THE RESULTS OF THE HCR SUMMIT…. President Obama is scheduled to outline his vision on moving forward with health care reform tomorrow, but today the president wrote to congressional leaders from both parties, explaining several areas of agreement with Republicans.
“No matter how we move forward, there are at least four policy priorities identified by Republican Members at the meeting that I am exploring. I said throughout this process that I’d continue to draw on the best ideas from both parties, and I’m open to these proposals in that spirit,” Obama’s letter explained.
The GOP ideas include:
1. Although the proposal I released last week included a comprehensive set of initiatives to combat fraud, waste, and abuse, Senator Coburn had an interesting suggestion that we engage medical professionals to conduct random undercover investigations of health care providers that receive reimbursements from Medicare, Medicaid, and other Federal programs.
2. My proposal also included a provision from the Senate health reform bill that authorizes funding to states for demonstrations of alternatives to resolving medical malpractice disputes, including health courts. Last Thursday, we discussed the provision in the bills cosponsored by Senators Coburn and Burr and Representatives Ryan and Nunes (S. 1099) that provides a similar program of grants to states for demonstration projects. Senator Enzi offered a similar proposal in a health insurance reform bill he sponsored in the last Congress. As we discussed, my Administration is already moving forward in funding demonstration projects through the Department of Health and Human Services, and Secretary Sebelius will be awarding $23 million for these grants in the near future. However, in order to advance our shared interest in incentivizing states to explore what works in this arena, I am open to including an appropriation of $50 million in my proposal for additional grants. Currently there is only an authorization, which does not guarantee that the grants will be funded.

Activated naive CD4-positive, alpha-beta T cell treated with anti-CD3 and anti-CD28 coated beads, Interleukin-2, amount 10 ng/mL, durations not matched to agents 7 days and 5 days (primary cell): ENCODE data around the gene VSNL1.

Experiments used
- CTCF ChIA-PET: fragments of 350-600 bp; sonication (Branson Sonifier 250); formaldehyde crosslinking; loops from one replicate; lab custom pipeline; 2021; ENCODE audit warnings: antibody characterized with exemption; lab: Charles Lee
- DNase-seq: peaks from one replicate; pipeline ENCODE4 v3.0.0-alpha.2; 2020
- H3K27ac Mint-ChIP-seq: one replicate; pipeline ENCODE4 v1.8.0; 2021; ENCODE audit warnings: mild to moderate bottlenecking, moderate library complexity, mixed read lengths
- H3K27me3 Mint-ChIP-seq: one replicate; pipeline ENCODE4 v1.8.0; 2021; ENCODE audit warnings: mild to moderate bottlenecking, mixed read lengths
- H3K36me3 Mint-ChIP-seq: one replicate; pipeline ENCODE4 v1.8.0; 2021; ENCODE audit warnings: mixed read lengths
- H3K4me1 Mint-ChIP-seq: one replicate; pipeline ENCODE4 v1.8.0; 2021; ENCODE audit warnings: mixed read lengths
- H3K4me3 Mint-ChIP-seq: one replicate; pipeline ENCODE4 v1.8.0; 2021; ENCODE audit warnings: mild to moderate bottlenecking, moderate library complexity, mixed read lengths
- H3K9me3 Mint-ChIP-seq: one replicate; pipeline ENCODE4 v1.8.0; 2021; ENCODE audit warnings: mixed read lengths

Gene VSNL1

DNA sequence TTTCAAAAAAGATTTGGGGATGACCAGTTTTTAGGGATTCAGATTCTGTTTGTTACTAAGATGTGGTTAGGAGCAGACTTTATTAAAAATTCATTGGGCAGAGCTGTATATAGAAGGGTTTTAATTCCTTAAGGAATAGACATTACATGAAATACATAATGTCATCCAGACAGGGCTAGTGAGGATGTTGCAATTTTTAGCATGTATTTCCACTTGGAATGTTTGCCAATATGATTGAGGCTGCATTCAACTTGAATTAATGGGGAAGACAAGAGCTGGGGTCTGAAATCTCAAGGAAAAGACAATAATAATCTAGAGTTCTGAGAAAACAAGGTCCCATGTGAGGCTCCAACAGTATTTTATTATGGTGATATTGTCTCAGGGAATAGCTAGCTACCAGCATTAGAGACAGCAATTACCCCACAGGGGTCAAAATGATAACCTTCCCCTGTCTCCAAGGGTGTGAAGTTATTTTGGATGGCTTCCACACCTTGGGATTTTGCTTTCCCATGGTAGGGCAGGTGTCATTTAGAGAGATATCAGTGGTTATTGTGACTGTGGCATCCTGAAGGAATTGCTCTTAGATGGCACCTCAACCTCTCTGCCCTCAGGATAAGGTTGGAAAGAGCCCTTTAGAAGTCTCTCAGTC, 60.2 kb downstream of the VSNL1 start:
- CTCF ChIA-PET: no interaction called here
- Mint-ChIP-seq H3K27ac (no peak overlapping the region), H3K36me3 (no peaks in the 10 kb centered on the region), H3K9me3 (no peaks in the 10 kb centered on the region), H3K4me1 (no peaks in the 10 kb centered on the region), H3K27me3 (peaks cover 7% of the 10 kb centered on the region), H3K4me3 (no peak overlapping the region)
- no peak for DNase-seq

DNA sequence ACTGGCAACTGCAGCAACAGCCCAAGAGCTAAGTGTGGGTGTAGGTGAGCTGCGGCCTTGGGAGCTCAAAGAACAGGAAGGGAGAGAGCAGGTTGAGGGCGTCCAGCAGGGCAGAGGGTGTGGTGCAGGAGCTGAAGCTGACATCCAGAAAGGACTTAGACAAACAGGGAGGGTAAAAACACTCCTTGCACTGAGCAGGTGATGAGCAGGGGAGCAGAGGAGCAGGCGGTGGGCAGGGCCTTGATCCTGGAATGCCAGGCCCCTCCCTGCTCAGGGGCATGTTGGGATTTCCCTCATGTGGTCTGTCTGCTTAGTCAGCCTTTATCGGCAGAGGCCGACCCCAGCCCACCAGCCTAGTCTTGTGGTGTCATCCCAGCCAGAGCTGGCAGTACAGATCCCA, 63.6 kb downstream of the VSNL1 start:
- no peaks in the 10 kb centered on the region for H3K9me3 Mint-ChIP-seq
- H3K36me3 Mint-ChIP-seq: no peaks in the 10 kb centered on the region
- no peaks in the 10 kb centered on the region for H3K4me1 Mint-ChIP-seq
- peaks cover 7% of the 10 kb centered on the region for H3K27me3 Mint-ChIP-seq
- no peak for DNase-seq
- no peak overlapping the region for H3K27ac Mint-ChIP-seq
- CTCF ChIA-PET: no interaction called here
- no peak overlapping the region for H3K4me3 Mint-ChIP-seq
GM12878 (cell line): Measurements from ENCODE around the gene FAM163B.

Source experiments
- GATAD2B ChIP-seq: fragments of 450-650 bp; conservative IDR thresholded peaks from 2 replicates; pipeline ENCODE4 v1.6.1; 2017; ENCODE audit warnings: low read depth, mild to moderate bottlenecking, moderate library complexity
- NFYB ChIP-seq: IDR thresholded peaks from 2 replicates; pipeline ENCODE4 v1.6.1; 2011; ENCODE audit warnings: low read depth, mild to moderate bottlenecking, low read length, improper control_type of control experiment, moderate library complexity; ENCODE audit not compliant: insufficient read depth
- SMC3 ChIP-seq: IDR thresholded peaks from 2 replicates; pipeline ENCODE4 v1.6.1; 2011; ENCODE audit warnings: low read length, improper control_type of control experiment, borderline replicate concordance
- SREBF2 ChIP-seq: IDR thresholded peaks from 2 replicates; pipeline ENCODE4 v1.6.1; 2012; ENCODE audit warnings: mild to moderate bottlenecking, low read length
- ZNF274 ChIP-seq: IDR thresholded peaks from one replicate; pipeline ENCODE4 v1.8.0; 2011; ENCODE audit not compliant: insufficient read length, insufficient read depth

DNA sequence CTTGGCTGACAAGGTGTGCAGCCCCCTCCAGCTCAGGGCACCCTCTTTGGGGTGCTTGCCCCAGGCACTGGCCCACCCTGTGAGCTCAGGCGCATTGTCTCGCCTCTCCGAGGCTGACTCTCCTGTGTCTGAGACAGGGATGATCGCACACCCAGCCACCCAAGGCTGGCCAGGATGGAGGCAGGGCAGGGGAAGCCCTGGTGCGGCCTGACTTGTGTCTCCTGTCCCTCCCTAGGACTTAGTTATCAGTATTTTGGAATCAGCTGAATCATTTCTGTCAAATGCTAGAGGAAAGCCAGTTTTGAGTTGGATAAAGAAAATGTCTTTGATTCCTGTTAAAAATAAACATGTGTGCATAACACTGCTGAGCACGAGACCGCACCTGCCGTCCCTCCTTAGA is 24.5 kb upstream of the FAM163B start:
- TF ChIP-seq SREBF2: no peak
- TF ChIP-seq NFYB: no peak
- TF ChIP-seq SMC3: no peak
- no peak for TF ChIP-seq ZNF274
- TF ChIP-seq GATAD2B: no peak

3. At the meeting, Senator Grassley raised a concern, shared by many Democrats, that Medicaid reimbursements to doctors are inadequate in many states, and that if Medicaid is expanded to cover more people, we should consider increasing doctor reimbursement. I’m open to exploring ways to address this issue in a fiscally responsible manner.
4. Senator Barrasso raised a suggestion that we expand Health Savings Accounts (HSAs). I know many Republicans believe that HSAs, when used in conjunction with high-deductible health plans, are a good vehicle to encourage more cost-consciousness in consumers’ use of health care services. I believe that high-deductible health plans could be offered in the exchange under my proposal, and I’m open to including language to ensure that is clear. This could help to encourage more people to take advantage of HSAs.
The president also said his final package would do away with the special Medicare Advantage deal for Florida, and Ben Nelson’s Medicaid deal for Nebraska.
It’s not clear, at least not yet, how policymakers would act on this. President Obama is accepting some of the Republicans’ proposals, but GOP lawmakers will still not accept the reform package that incorporates ideas from both parties. Presumably, the White House would like to see the areas highlighted in the president’s letter incorporated into the reconciliation measure, but whether that would get approval from the parliamentarian remains unclear.
Nevertheless, it’s that much more difficult to suggest the Obama administration is driving a partisan process with no input from the GOP when the president keeps accepting Republican proposals (though the discredited minority won’t take “yes” for an answer).